Plans to elect mayors in cities such as Manchester, Birmingham and Newcastle meets opposition by backbench Tories

A new Bill gives more funding control to big cities, but only if they agree to hold mayoral elections - Mark Leftly reports on opposition to the move

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The Government could face its first significant rebellion of the new Parliament over plans to elect mayors in large English cities such as Manchester, Birmingham and Newcastle.

Graham Brady, chairman of the powerful 1922 Committee, is understood to be seeking an urgent meeting with Communities and Local Government Secretary, Greg Clark, over the proposed Cities Devolution Bill, which will be included as part of the Queen’s Speech at the end of the month.

Ministers want to hand cities greater control of decisions and funding for housing, transport and policing in an effort to boost regional economies, but they only get those powers if they have elected mayors.

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The Communities Secretary, Greg Clark, mentioned four cities other than Manchester that should have greater decision-making responsibilities (Rex)

The plan will be modelled on Greater Manchester, which is due to elect a mayor in two years’ time. However, Mr Brady, MP for Altrincham and Sale West, is against so much power being concentrated in the hands of a single leader. He has previously pointed out that Manchester was one of nine cities that rejected the idea of an elected mayor in the referendum only three years ago.

Mr Brady believes that the existing structure in Manchester, a unique model with a statutory combined authority of 10 councils, has been successful since it was established in 2011. He considers that it should be granted the additional powers without having to agree to an elected mayor.

Given his status in the party, Mr Brady should be able to get some backbenchers to support him in any campaign against the Bill. The Tories’ wafer-thin majority means that even a small rebellion could defeat the Bill.

 

A backbencher said: “The imposition of a mayor ... hands too much power to one individual. The Greater Manchester Combined Authority (GMCA) is doing a great job and you don’t need an elected mayor sitting above 10 authorities.”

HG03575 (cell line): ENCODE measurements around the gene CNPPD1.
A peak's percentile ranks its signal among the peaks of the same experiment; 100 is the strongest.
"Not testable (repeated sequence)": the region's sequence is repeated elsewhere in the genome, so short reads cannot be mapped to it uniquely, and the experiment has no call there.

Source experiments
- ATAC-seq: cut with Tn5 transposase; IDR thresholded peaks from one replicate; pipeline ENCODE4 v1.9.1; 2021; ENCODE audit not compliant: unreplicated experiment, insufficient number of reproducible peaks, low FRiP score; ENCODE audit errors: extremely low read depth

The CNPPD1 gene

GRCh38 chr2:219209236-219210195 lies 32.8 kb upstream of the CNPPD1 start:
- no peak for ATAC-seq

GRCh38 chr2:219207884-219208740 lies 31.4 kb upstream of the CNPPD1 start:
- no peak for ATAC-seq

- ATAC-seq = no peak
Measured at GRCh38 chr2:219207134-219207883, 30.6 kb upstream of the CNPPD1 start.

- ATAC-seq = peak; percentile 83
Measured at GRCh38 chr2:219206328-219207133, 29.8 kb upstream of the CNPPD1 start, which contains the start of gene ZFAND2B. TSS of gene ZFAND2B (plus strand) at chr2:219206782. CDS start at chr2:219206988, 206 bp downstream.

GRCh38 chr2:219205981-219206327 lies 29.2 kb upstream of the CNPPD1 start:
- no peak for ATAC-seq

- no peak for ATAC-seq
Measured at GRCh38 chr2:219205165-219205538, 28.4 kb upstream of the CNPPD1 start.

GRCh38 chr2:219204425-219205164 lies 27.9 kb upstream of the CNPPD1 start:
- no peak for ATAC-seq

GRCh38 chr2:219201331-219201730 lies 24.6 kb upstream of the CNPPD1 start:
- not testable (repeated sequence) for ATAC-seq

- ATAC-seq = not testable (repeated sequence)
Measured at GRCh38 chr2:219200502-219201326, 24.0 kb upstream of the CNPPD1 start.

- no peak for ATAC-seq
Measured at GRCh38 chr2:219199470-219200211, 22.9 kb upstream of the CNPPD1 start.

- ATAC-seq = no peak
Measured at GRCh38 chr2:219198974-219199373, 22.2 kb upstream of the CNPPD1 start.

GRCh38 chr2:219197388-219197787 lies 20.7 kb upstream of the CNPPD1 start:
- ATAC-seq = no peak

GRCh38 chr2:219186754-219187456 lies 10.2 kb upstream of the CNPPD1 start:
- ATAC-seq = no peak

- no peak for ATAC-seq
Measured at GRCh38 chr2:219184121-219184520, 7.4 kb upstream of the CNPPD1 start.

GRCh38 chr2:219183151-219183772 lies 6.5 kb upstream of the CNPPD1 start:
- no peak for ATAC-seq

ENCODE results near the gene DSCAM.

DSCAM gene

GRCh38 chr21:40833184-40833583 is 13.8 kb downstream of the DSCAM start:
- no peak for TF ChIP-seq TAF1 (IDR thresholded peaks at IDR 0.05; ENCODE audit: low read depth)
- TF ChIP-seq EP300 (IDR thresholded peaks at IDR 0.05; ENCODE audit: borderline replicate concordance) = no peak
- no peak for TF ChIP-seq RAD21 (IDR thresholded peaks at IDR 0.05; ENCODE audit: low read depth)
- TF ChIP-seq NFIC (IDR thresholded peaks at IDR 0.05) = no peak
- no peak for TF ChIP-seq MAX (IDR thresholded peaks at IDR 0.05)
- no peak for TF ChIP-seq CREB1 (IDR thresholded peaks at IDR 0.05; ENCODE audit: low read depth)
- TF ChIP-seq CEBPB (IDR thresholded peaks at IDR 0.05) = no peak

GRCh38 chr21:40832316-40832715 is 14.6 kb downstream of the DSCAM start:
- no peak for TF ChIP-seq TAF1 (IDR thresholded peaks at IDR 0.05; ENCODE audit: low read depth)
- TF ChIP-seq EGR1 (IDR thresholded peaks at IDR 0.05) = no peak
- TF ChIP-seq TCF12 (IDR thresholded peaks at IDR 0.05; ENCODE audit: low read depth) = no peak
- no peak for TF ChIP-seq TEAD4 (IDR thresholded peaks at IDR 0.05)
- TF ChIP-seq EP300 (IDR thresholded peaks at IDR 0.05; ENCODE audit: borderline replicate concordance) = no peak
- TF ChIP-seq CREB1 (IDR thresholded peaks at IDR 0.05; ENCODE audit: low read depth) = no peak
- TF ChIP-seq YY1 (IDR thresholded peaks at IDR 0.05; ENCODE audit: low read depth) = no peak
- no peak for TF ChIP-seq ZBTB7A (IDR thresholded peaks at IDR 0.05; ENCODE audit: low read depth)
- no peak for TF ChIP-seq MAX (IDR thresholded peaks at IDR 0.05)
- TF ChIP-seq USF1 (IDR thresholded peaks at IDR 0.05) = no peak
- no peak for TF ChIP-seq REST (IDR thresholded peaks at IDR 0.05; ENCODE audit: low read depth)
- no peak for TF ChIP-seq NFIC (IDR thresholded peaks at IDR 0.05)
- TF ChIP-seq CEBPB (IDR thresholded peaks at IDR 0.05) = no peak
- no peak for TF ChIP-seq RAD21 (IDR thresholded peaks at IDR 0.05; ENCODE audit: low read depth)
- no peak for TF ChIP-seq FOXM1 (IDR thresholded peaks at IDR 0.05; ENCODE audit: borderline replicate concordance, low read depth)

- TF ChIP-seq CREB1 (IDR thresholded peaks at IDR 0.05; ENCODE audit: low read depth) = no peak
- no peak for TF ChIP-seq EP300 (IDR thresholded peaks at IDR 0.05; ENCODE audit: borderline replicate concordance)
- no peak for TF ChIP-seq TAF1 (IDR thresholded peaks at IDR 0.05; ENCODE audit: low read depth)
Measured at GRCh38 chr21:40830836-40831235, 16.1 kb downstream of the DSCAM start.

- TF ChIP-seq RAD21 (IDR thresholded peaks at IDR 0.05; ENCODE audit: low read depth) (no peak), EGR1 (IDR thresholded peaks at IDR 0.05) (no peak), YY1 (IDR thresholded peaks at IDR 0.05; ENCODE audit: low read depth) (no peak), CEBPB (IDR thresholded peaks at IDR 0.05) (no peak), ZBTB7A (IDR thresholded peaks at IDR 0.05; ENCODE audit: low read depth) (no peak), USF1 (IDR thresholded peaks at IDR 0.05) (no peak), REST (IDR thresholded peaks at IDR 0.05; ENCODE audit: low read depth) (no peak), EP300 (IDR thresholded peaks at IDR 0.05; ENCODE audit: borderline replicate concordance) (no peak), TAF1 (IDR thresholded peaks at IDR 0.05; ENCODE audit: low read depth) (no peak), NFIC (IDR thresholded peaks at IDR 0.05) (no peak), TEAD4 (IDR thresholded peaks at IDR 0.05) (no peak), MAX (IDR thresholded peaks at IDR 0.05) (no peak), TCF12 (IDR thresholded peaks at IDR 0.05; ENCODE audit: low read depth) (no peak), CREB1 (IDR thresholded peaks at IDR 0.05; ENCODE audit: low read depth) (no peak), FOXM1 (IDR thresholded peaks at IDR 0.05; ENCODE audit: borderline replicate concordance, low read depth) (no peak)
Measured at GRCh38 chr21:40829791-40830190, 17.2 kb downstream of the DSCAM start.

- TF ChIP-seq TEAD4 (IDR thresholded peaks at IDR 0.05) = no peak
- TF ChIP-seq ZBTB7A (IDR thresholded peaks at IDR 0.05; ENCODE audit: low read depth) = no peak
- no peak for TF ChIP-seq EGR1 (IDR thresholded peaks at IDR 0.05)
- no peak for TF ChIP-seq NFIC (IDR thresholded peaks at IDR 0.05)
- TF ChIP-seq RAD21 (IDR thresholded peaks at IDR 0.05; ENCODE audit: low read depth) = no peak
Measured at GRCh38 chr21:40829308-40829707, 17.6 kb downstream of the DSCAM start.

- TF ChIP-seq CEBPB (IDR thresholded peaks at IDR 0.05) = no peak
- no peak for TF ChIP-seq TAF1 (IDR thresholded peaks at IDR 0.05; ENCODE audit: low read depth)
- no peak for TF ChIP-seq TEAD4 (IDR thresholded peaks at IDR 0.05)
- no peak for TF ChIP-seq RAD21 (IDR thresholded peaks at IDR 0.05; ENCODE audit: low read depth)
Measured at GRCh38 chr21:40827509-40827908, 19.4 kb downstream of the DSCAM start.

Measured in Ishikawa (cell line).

The full Bill will be published shortly, but launching it at an event in Manchester last week, George Osborne said that the “old model” of running policies like housing from London was “broken”. Considered by many experts as an effort to woo Labour voters in the North, the Chancellor added that devolution would give cities the “levers to grow their local economy”.

Mr Osborne said he didn’t want to “impose” mayors on cities, but added that he would not “settle for less” than a city region having an elected mayor before he offered them greater control over local spending. 

Meanwhile, it is understood that the 1922 Committee has decided against a second attempt to oust the House of Commons Speaker, John Bercow, who is expected to be re-elected tomorrow. David Cameron is believed not to want a repeat of the Tories’ bungled and embarrassing failure to unseat Mr Bercow in a vote just before Parliament was dissolved for the general election.

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George Osborne introduces his devolution plan in Salford last week (Getty)

As well as putting the finishing touches to the Queen’s Speech, the Tories are also working on an emergency Budget for July. Freed from the demands of the Lib Dems, the Chancellor will flesh out plans to cut £12bn from the Welfare Bill and for running a budget surplus by 2020.

Mr Osborne said that it would be a “Budget for working people”. 

Four cities in focus

In an interview last week, the Communities Secretary, Greg Clark, mentioned four cities other than Manchester that should have greater decision-making responsibilities, “rather than having to troop up to London and plead for crumbs from the table”. How did they react to the idea?

Hull: The city council leader, Steve Brady, said greater devolution was an opportunity “not to be missed”, as Hull and the Humber had been “forgotten for many years” by central government. 

Leeds: The city has “answered this conclusively” by rejecting an elected mayor three years ago, but must “have that debate again”, according to a former city council leader, Keith Wakefield.

Newcastle: Geordies are “certainly not just going to take the first offer the Government make” and accept an elected mayor in exchange for new powers, according to the city council leader, Nick Forbes.

Birmingham: Britain’s second city also voted down the notion of an elected mayor in 2012, but the local Chambers of Commerce president, Greg Lowson, said the position could now “unlock even more resources for a combined authority”.

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